FCC Opens Door To Dish's LTE-A Network, But Tech Hurdles Loom
By Paul Kruczkowski, Editor
The Federal Communications Commission (FCC) delivered an early holiday gift in December to Dish Network when it finally granted the company’s year-old request to use its advanced wireless services (AWS-4) spectrum for terrestrial broadband mobile applications. The FCC’s order is a gift in several ways. First, it removes regulatory barriers to an ancillary terrestrial component (ATC) in the 40 MHz of spectrum in the 2 GHz band — 2000 to 2020 MHz (for uplink) and 2180 to 2200 MHz (for downlink) — and provides the service, technical, and licensing rules for Dish Network to move forward with its planed LTE-Advanced network. In addition, the value of the AWS-4 spectrum that Dish Network acquired for $2.9 billion from two ailing companies last year just went up, now that it can be used for broadband mobile. Finally, the approval could be a big gift to the public and the wireless infrastructure industry if this order finally introduces much-needed competition into a wireless market dominated by a few major operators.
As things stand today, we are still a ways off from that reality, and Dish Network will have to contend with some major challenges on its way to deploying its LTE-Advanced network. For one, the FCC has saddled Dish with some stringent out-of-band emission (OOBE) requirements for part of the uplink band that could prove problematic. Dish will be required to meet an OOBE limit of 70 + 10 log10 (P), where P is the power in watts, at 2000 MHz and below — instead of the typical 43 + 10 log10 (P) emissions requirement. That sounds like one heck of a challenging output filter specification to me.
Additionally, the FCC is restricting the effective isotropic radiated power (EIRP) between 2000 and 2005 MHz to 5 mW instead of the 2 W EIRP permitted for the rest of the 2000 to 2020 MHz band. This reduced power is intended to protect an upper H-Block (1995 to 2000 MHz) base station receiver from overload. The FCC intends to auction off the H-Block spectrum in 2013, so protecting it from interferers is of the utmost importance in preserving its value. (Because the H-Block is also adjacent to the PCS G spectrum that Sprint Nextel currently owns, Sprint should be interested in acquiring it.)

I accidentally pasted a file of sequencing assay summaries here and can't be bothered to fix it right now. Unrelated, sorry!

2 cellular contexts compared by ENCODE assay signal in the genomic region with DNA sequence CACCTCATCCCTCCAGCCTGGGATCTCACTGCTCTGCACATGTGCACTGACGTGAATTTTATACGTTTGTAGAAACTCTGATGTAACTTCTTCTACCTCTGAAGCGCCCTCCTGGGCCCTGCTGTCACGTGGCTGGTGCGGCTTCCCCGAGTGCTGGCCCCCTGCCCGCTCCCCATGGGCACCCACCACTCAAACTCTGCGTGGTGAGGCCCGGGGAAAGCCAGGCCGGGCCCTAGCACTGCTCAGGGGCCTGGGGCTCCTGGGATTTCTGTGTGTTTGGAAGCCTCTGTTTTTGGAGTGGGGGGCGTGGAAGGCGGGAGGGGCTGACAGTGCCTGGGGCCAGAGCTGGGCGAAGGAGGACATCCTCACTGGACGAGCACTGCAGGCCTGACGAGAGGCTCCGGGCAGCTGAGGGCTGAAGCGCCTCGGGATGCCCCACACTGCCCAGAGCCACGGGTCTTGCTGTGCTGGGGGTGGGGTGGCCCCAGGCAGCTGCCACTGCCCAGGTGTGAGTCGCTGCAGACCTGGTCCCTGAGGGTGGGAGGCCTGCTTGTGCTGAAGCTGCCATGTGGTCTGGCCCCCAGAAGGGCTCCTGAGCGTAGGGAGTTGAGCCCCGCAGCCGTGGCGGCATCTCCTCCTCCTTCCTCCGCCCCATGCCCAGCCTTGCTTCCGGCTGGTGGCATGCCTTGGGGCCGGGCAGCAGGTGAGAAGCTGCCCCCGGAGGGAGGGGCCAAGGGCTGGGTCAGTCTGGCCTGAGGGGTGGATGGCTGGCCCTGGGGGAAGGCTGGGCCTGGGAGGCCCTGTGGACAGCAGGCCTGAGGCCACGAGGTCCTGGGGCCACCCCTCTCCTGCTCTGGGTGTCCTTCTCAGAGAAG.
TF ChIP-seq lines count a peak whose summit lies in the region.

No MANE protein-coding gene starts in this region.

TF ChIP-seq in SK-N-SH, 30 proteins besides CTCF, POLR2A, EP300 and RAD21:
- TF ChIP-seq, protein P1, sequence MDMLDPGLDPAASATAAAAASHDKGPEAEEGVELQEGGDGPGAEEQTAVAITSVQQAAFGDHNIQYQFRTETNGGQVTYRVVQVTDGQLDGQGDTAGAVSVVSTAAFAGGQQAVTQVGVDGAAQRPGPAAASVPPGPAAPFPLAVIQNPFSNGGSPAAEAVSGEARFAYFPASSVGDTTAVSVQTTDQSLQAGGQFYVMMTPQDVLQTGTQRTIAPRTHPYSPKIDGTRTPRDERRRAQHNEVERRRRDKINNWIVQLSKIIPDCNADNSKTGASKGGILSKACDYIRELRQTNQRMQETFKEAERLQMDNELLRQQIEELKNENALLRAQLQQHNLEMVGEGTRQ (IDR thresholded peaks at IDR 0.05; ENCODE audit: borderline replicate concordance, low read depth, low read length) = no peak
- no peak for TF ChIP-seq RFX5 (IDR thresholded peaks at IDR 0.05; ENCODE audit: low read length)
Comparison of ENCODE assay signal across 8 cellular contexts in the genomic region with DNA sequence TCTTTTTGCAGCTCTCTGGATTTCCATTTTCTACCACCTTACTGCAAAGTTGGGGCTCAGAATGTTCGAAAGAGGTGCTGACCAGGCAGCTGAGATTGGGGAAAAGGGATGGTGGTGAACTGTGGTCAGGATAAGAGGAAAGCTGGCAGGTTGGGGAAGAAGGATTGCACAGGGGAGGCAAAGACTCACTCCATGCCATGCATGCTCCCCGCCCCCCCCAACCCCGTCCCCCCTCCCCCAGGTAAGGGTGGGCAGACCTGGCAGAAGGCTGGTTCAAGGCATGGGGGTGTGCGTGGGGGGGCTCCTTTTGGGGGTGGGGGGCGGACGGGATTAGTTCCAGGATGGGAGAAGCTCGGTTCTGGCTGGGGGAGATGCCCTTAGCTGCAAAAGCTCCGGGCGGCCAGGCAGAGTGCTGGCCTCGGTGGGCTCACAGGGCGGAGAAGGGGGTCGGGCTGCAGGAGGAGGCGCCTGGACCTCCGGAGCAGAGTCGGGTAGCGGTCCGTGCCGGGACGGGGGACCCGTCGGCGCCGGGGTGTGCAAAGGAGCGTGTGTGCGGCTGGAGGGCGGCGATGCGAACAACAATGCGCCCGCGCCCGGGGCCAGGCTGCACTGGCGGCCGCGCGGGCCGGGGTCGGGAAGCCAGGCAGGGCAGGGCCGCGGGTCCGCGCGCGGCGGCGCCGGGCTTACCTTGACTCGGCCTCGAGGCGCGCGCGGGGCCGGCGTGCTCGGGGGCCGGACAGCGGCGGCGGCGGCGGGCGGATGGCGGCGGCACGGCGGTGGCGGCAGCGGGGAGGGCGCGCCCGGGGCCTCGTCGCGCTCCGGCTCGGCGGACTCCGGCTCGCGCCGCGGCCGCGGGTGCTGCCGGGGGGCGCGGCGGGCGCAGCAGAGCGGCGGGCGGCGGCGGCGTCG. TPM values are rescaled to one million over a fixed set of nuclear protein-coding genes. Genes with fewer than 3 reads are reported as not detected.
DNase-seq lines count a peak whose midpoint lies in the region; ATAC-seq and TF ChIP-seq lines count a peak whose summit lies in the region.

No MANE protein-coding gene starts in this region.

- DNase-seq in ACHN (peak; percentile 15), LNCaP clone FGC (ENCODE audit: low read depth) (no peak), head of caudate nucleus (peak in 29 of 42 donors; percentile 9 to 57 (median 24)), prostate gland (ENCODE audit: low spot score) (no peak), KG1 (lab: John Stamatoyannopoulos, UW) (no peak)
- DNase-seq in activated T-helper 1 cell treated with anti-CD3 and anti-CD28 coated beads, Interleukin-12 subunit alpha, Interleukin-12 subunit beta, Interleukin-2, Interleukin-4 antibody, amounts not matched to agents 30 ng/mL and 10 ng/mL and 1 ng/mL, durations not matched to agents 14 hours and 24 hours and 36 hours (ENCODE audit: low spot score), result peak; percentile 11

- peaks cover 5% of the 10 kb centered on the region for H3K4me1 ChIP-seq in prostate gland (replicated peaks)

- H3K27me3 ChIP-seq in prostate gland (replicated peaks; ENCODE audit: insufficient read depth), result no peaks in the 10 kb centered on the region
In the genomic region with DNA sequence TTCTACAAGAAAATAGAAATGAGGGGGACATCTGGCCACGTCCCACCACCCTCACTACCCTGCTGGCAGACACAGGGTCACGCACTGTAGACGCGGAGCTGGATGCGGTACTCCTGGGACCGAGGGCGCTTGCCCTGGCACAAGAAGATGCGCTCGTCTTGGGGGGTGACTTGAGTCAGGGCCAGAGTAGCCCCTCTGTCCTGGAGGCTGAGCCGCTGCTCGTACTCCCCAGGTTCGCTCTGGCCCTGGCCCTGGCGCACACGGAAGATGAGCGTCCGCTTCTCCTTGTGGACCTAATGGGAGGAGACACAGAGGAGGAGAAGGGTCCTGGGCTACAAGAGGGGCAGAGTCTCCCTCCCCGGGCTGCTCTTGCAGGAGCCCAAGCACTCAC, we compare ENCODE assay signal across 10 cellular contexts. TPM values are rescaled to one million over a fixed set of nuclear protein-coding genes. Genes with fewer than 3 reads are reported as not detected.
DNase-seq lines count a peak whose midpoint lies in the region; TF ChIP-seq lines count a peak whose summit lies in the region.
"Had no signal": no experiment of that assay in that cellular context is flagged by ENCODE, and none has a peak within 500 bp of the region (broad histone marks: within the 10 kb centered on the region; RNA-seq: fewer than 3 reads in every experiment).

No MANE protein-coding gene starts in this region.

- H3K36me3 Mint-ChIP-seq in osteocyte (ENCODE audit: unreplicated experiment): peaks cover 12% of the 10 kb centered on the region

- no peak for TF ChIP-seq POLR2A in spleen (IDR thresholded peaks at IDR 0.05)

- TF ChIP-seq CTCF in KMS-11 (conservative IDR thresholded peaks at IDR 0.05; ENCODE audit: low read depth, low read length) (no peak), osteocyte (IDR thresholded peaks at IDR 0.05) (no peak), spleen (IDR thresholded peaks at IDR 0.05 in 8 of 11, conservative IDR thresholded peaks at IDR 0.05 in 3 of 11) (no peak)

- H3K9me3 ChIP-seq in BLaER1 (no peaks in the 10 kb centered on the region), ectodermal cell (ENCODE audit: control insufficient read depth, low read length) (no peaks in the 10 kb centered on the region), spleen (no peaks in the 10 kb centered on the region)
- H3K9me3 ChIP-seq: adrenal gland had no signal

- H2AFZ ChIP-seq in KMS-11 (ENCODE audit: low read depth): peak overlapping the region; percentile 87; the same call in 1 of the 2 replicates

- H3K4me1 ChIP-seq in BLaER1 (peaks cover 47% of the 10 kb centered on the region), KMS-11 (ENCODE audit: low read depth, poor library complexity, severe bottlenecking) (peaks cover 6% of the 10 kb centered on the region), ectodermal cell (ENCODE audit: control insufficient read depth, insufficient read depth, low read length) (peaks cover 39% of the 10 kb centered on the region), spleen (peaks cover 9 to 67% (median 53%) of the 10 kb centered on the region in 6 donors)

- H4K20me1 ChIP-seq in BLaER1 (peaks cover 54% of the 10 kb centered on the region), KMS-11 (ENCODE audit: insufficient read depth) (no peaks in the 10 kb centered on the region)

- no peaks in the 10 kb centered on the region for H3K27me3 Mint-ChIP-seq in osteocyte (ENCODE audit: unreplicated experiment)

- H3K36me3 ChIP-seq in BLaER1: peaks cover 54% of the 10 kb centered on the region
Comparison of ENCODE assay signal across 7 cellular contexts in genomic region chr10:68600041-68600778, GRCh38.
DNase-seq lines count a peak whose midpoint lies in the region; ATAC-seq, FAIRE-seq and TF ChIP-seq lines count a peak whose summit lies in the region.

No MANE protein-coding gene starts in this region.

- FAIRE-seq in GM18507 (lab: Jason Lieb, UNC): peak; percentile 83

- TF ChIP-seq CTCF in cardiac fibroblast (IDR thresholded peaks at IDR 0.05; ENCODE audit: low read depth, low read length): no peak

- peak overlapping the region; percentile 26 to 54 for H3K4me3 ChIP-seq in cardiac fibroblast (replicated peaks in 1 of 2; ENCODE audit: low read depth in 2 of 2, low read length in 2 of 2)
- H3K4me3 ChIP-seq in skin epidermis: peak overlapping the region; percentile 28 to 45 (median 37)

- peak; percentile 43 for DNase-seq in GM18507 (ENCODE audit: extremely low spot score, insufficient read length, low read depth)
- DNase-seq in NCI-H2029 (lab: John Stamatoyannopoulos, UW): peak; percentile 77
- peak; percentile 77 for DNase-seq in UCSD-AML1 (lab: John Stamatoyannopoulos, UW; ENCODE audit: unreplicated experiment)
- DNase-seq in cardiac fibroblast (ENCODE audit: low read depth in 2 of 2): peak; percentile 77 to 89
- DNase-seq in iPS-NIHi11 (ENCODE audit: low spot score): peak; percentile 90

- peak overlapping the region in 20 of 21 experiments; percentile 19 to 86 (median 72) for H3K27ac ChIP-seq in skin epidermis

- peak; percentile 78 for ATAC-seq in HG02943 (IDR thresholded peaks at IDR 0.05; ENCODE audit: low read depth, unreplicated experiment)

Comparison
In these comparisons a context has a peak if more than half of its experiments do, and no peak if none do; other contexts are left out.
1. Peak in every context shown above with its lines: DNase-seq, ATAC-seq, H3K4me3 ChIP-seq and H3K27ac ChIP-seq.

The FCC order also came with some network coverage mandates. Dish Network is required to provide service to 40% of the total population in its aggregate service areas within 4 years and 70% within 7 years. It is clear that Dish Network wants to find a partner to help it with the buildout of its network, and major industry player like Sprint Nextel and Google are rumored to be suitors, but at this early date Dish is unable to discuss any such negotiations that are ongoing.
Although Dish Network is pleased that the FCC has granted terrestrial flexibility for most of the AWS-4 band, it has raised serious concerns about the limitations that the FCC has placed on the lower part of their AWS-4 spectrum. The FCC has gone out of its way to protect the soon-to-be-auctioned (high-power) upper H-Block from possible interference and overload from the AWS-4 uplink band, but it has not proposed equal protection for the AWS-4 from it lower-adjacent, high-power neighbor. The proposed H-block base stations would transmit 1640 W (EIRP) in non-rural areas and 3280 W peak EIRP in rural areas and have an OOBE limit of 43 + 10 log10 (P) dB outside of the 1995 to 2000 MHz band and a more stringent 70 + 10 log10 (P) dB above 2005 MHz, 5 MHz into the AWS-4 band.
“Thus, we caution any licensee of AWS-4 operating authority against designing or deploying its network (except at its own risk) assuming either of these levels of OOBE protection for the 2000 to 2005 MHz band from the 1995 to 2000 MHz band or low power limits in the 1995 to 2000 MHz band. As noted below, the Commission will not take action to protect licensees of AWS-4 operating authority from interference that arises in such a scenario. We expect that licensees and their equipment suppliers will take this warning into account when establishing technical specifications, including industry standards, and procuring equipment for the band,” the FCC specified in its order.
Dish Network was given a great gift, but the bow has tied its hands, and it may have to move forward knowing that it may only be able to utilize half of the 20 MHz uplink band. It will be interesting to see how Dish decides to overcome these technical issues. Even more interesting will be its quest for a partner that can help them become competitive in the mobile broadband market. I would expect details of Dish’s plans to begin emerging during the first half of 2013, and hopefully those plans will translate to large opportunities for the wireless infrastructure industry.